The army began to consistently carry out emancipationist policies such as the confiscation and employment of slaves, because they believed harder measures necessary to destroy the rebellion. Still, even as many embraced emancipations, “it appears that nearly as many officers still opposed taking the war in an emancipationist direction” (p. 63). Even those officers who embraced emancipation did so out of pragmatism rather than principle. Teters comments, “the level of opposition to emancipation declined strikingly after the first few months of 1863 because officers came to realize its practical benefits and, in some cases, came to understand the harsh reality of slavery” (p. 73). Similarly, many white soldiers opposed black troops, usually out of racism, but “some officers still supported black soldiers because they would help win the war” (p. 76). In sum, officers followed Lincoln’s language from his reply to Horace Greeley’s “Prayer of Twenty Millions,” what they did, they did to save the Union. Pragmatism, Teters asserts, “counted for far more than morality or idealism” (p. 82).
Despite coming into contact with African Americans, the racial views of officers changed very little. Black servants might temper racial prejudices, but “no matter how much officers might respect individual black Southerners, there was no profound transformation in their racial attitudes” (p. 101). Teters makes an interesting point, but he uses his evidence to advance an overly sweeping conclusion when he writes, “this persistent racial prejudice of Union officers helps explain why the North eventually retreated from Reconstruction and acquiesced in segregation and disfranchisement. The Civil War had eliminated slavery but had hardly solved the problem of racial prejudice” (p. 105). Reconstruction failed for many reasons, not least of which was massive violent resistance by ex-rebels. Historians should be careful about assigning too much blame to northern soldiers. In addition, the point Teters argues is a straw man. No serious scholar would argue that the Civil War solved the problem of racial prejudice. Teters concludes by analyzing General William T. Sherman, a reluctant emancipator if ever there was one. Still, even if Sherman was not interested in liberating all slaves and thought little of black soldiers, “the army was still a powerful force of liberation” (p. 138). The slaves who found shelter, employment, and freedom behind Union lines, in other words, likely did not care if Sherman and his men were motivated by pragmatism or morality. Teters might have included more African American voices in the book to see what they thought about the “practical liberators.”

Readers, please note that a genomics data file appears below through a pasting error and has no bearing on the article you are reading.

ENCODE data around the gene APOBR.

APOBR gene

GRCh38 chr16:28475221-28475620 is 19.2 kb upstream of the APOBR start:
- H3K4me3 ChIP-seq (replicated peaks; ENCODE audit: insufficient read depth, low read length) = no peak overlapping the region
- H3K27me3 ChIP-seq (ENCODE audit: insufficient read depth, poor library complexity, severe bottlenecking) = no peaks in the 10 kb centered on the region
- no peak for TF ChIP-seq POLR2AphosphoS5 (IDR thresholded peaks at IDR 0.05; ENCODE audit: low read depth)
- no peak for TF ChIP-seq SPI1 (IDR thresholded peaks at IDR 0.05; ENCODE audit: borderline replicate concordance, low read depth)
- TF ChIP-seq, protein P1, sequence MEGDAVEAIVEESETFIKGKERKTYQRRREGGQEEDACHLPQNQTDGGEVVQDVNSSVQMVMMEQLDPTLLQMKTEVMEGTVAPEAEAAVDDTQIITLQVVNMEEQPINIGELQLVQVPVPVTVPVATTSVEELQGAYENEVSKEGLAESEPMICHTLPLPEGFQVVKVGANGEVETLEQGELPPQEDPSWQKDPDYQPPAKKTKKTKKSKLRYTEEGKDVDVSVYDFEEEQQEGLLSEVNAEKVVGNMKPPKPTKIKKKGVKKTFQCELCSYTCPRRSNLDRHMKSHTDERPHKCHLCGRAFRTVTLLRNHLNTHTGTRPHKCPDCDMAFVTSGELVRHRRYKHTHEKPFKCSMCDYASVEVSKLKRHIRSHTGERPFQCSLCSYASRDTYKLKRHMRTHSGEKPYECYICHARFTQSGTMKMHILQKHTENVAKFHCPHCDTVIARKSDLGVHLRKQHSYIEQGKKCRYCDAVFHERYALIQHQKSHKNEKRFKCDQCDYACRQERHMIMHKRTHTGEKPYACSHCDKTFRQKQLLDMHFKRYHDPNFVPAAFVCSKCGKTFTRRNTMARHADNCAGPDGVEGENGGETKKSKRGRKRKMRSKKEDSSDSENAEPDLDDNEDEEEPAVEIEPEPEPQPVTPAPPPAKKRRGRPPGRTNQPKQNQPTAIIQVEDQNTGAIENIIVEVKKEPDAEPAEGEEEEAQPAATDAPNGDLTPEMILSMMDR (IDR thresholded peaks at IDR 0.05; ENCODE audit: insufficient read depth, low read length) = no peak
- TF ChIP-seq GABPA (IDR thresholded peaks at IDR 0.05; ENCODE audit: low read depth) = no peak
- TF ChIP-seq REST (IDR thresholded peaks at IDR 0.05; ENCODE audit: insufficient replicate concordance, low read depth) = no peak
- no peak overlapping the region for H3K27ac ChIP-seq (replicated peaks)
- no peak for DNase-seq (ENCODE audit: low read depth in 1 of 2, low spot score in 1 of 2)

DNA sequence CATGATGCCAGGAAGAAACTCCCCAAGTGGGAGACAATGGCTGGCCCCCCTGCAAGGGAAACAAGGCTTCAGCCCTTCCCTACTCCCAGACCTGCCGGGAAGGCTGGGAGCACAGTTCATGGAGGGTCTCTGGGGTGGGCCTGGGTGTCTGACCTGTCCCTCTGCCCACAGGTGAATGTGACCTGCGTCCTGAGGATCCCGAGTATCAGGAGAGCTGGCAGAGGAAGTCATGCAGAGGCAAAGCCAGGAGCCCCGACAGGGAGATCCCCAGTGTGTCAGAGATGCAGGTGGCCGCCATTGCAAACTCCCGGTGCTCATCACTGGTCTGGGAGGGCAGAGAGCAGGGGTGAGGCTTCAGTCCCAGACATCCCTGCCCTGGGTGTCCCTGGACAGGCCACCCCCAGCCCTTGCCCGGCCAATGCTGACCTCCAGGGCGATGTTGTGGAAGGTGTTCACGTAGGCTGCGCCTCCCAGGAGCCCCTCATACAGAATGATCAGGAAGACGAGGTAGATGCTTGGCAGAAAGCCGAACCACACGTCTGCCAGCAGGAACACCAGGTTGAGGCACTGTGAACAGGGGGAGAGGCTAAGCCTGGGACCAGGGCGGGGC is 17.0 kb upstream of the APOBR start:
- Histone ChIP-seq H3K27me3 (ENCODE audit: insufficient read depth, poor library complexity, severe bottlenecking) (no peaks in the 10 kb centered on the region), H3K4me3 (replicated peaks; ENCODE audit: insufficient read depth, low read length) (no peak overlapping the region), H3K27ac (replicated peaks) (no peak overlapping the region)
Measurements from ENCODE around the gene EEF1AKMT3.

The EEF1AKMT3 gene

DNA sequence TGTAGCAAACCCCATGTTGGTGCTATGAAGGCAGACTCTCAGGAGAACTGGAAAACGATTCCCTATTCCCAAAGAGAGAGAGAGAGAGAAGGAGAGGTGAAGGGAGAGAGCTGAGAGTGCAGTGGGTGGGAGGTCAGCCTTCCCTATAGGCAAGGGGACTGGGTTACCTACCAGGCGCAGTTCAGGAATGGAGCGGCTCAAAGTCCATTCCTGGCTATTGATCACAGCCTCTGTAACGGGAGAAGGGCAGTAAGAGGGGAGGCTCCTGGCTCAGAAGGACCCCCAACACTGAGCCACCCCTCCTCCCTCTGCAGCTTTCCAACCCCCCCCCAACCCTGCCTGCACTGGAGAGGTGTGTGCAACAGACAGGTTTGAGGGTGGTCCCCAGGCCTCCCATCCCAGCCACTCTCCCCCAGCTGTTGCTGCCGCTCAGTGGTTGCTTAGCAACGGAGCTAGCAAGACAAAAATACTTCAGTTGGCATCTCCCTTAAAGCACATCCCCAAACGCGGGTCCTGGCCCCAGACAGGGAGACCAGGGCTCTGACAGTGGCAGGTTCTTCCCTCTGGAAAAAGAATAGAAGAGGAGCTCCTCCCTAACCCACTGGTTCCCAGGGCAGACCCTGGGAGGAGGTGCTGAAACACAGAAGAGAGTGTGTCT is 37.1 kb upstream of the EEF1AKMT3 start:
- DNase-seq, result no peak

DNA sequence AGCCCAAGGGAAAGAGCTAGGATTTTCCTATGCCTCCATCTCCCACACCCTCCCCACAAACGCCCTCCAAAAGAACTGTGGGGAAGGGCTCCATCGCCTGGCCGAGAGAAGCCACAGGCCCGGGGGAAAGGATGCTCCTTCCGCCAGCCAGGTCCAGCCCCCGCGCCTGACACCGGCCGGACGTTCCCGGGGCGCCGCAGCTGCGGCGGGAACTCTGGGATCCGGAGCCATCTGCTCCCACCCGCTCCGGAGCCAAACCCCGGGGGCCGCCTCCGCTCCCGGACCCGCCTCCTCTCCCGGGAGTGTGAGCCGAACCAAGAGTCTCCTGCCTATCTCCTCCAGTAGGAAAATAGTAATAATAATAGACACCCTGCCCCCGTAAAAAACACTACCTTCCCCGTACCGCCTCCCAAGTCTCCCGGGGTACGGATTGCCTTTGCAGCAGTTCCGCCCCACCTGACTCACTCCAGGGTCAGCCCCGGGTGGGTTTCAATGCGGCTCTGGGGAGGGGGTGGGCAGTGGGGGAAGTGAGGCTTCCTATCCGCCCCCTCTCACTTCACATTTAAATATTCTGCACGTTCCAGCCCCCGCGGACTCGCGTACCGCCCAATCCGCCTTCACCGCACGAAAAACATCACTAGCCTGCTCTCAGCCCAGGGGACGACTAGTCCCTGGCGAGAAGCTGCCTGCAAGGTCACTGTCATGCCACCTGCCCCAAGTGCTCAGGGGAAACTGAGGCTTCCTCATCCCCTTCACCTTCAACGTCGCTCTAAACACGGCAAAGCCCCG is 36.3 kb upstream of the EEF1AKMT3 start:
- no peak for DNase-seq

Teters has written a thought-provoking book, but one wonders if it might have been organized differently. His fifth chapter, “A Practical Army of Liberation,” details the actual work of emancipation. Since Teters is correct that the Western Theater contained far more slaves that the Eastern Theater, an in-depth study of the way emancipation unfolded, and how officers, soldiers, slaves, and politicians played multiple roles in this process might have been more significant than discussing pragmatism. In addition, as mentioned above, Teters sometimes creates straw man arguments. For instance, he comments, “while it [the Civil War] had pushed Northerners to emancipate the slaves, it did not make them into racial egalitarians” (p. 157). One would be hard pressed to find a historian who argues that soldiers who supported emancipation, whether their support came early or late in the war, were all racial egalitarians. Some obviously were, some were not, and some were no doubt ambivalent. These criticisms suggest the inherently fascinating nature of the topic. Practical Liberators would be a useful book to utilize in upper-division undergraduate courses or graduate seminars to spark lively discussions.